We decry the political climate that progressively dismantled the regulatory system, but we recognize that market participants are so clever, so powerful, and so well advised by all manner of senior-regulators-become-lawyers, that they will always find the lucrative margin of the law and reap billions before the public – and the legislators – figure out what they are about. One creative market participant exploits a loophole. Once the majority of participants undertake the same activity, it is no longer a loophole but a sinkhole. Commerce and crime lie along a continuum and, while the question of critical mass is a matter for philosophers to debate, the nature of this phenomenon is well known to all who practice government and law, and studiously ignored in practice.
At this remove, and in light of the events that have unfolded since the Maestro shared his nasty little secret with England’s bankers, it is clear that Chairman Greenspan knowingly disregarded, or was reckless in not knowing, the fact that the investing public was suffering with every gyration in the markets.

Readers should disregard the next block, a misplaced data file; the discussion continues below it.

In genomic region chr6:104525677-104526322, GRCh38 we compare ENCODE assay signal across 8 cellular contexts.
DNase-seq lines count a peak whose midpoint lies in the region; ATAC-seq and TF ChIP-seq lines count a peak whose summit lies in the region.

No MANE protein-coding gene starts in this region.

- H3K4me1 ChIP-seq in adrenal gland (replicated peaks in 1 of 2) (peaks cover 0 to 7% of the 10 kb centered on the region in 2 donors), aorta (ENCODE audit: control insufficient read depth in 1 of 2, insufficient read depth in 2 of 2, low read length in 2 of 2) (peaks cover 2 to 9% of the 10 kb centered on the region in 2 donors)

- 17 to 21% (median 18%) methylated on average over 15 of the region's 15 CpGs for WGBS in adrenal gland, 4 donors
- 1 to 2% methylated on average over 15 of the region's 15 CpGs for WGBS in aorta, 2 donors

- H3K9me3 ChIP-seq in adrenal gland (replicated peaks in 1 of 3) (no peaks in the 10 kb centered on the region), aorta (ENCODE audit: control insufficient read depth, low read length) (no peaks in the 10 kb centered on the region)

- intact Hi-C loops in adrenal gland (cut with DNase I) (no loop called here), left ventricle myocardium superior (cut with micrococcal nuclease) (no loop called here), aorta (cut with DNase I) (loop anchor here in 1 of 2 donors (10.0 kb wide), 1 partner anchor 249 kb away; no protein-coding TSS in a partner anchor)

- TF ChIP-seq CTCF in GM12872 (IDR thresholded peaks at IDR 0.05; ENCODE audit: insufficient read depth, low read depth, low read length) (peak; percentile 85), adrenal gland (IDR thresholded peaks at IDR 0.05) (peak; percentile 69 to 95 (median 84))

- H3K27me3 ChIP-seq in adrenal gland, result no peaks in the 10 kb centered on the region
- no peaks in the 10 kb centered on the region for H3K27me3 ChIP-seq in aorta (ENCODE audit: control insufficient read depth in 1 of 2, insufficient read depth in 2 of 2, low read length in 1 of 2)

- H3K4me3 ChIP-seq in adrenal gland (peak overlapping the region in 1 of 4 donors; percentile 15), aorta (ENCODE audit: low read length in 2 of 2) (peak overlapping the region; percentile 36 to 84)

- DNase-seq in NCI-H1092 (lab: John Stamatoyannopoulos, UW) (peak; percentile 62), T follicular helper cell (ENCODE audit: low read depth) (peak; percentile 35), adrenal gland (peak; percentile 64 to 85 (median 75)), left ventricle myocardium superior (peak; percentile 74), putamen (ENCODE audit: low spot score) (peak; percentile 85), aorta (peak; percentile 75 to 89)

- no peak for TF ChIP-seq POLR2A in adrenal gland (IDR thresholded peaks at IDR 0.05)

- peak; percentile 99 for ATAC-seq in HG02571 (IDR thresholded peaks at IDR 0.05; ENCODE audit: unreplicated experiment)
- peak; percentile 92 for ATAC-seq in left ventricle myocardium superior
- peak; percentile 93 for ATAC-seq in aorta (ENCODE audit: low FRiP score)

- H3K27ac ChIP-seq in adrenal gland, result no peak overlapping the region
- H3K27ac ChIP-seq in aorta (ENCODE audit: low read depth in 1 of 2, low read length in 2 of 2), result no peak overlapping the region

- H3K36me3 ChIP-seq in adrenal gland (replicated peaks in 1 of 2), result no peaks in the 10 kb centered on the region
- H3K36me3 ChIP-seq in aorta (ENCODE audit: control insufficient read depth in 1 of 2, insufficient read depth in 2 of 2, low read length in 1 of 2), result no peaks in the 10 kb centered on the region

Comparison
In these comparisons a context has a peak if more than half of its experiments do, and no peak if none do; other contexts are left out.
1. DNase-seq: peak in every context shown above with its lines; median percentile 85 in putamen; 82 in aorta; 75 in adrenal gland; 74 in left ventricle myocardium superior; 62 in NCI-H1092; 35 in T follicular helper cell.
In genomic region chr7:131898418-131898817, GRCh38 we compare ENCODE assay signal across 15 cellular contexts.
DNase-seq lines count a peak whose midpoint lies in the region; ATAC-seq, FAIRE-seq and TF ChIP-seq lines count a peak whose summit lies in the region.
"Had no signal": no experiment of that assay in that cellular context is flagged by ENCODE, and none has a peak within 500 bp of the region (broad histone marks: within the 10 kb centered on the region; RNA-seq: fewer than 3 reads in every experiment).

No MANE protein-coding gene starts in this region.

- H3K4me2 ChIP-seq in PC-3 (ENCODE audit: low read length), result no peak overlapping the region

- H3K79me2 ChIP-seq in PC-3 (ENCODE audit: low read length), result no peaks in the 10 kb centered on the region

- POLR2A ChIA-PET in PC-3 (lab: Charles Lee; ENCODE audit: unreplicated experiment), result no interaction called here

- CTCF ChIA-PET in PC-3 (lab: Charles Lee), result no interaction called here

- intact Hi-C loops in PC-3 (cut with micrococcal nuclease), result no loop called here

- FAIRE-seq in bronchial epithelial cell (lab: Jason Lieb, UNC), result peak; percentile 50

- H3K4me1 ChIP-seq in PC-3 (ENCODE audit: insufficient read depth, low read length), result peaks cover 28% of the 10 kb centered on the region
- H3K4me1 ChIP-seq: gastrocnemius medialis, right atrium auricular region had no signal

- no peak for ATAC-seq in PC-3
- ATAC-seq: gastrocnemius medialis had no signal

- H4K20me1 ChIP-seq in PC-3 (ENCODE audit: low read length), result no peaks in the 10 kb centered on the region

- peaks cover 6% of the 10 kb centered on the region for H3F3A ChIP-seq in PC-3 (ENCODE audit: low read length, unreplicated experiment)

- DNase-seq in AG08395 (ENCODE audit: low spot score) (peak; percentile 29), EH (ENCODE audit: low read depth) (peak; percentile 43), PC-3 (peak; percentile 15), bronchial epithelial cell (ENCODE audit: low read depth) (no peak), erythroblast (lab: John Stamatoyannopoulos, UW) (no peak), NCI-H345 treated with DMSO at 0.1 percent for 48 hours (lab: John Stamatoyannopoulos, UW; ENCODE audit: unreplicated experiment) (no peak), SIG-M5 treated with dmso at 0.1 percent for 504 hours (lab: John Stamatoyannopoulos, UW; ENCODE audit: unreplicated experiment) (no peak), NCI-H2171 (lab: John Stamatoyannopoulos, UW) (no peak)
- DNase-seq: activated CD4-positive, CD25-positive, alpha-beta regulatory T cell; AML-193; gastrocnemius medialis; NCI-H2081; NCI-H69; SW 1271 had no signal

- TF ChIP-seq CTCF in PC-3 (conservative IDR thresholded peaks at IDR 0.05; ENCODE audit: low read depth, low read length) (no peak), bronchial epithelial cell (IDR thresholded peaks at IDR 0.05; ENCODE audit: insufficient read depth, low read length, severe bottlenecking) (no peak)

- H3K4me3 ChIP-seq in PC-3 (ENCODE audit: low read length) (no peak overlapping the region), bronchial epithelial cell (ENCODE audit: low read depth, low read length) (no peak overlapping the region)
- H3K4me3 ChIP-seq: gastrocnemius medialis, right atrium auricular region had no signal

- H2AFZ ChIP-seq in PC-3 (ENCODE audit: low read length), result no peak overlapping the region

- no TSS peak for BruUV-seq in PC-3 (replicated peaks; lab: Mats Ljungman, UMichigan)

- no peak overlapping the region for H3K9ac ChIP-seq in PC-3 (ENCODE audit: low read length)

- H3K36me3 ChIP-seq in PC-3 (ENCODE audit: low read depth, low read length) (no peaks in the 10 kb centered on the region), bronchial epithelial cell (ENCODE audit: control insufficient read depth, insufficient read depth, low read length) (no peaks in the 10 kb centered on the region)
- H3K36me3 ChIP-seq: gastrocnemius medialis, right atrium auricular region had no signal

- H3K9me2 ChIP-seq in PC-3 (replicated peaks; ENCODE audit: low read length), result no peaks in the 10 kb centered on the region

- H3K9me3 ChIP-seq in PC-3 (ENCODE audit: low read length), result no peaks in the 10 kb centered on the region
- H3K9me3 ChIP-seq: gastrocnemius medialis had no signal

The Dismal Science also knows the fundamental rule of What Goes Around, Comes Around. How did the Maestro think we were going to announce to the world’s bankers that we were stealing from them, and that it would not come back to affect us directly?
The inescapable conclusion is that we have been consistently lied to by those on whom we have relied most, and that there is no reason to believe the set of principles at work today are any different.
We would put our money in a mattress, if only we could find an honest mattress manufacturer.
It may well be doubted whether human ingenuity can construct an enigma... which human ingenuity may not, by proper application, resolve.